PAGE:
A joke. A three dimensional trompe l’oeil.

This gave her pause. She tried another door, then another, moving from door to door with increasing desperation as she tried, again and again, to find the one true portal in this corridor of falsehoods. Mindlessly, now, she banged on doors, rattled handles, and shrieked for someone to let her out, let her in, let her free, let her breathe, as she noticed that the corridor walls were beginning, almost imperceptibly, to move closer and closer together. Her panic increased to the borders of hysteria as she imagined the walls closing in on her completely, crushing her organs, grinding her bones against each other, until she could no longer move or breathe.

Then she saw, through the haze of her madness, light seeping under one of the nearby doors. Flinging herself at it, she wrestled with the handle until it grudgingly turned, and threw herself into the room beyond.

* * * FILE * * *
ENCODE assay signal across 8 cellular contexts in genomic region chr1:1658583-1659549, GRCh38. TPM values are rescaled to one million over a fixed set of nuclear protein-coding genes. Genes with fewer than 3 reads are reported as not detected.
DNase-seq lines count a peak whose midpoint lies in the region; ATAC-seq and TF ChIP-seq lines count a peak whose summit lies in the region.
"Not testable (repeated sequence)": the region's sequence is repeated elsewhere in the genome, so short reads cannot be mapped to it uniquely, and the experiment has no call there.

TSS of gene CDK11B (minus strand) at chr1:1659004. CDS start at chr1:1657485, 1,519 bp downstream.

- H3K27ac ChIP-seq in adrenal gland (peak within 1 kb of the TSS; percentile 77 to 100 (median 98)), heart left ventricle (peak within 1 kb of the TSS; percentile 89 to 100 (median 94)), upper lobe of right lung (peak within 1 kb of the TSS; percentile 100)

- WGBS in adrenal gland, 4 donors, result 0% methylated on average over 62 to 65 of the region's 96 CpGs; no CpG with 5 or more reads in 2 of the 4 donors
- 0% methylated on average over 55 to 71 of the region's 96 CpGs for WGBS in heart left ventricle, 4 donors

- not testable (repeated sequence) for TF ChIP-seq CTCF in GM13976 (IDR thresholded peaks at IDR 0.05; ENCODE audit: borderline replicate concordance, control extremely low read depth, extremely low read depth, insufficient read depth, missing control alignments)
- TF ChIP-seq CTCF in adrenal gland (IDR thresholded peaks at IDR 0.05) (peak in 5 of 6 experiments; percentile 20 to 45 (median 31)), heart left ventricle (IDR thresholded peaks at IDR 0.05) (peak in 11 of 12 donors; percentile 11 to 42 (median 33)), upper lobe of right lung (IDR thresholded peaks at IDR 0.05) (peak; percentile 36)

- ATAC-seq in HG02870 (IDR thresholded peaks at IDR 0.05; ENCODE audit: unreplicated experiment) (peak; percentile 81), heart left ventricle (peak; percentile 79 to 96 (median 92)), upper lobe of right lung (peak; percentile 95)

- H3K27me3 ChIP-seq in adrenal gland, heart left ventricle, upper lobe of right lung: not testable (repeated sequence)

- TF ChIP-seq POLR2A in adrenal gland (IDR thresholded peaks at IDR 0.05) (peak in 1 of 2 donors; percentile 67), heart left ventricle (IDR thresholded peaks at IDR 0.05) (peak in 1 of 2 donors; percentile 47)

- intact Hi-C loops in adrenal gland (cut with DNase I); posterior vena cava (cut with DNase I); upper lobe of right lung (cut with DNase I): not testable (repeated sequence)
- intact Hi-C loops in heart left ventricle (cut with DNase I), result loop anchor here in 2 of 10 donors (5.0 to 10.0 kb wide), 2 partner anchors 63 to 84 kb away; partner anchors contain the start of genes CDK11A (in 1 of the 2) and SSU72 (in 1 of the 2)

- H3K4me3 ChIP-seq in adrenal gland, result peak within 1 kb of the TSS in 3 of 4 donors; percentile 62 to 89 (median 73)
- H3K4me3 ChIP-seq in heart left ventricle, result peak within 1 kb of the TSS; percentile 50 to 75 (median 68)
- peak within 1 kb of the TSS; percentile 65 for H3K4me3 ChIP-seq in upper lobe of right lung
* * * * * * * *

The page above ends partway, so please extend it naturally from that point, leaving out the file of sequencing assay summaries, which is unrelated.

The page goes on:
In the centre of the room sat Purly on a straight-backed wooden chair. Glancing up from her embroidery, calm and unsurprised, she said, “Oh, hello Marina.”

“P… Purly?”

The girl sat very still, relaxed, and continued her calm scrutiny.

Marina was baffled. A million questions once again squirmed through her mind. But all she could say was, “You’re here?”

“Yes. I have to be.”

Marina looked around the room, taking in the fact that it was practically empty. Nothing sat on the bare, dusty floorboards save Purly’s chair, and the only thing that adorned the walls was a stone mantelpiece. No hearth, no fireplace, just the mantelpiece. No window and, as she turned to look behind her, no door. Just another blank wall.